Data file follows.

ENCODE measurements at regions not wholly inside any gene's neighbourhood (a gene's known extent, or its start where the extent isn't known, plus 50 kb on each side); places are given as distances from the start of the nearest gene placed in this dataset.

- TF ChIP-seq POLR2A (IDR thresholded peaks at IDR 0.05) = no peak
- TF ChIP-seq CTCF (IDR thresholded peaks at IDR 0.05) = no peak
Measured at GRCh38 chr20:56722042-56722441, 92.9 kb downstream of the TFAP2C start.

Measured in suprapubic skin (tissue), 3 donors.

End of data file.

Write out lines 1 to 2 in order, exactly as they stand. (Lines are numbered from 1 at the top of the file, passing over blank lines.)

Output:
ENCODE measurements at regions not wholly inside any gene's neighbourhood (a gene's known extent, or its start where the extent isn't known, plus 50 kb on each side); places are given as distances from the start of the nearest gene placed in this dataset.

- TF ChIP-seq POLR2A (IDR thresholded peaks at IDR 0.05) = no peak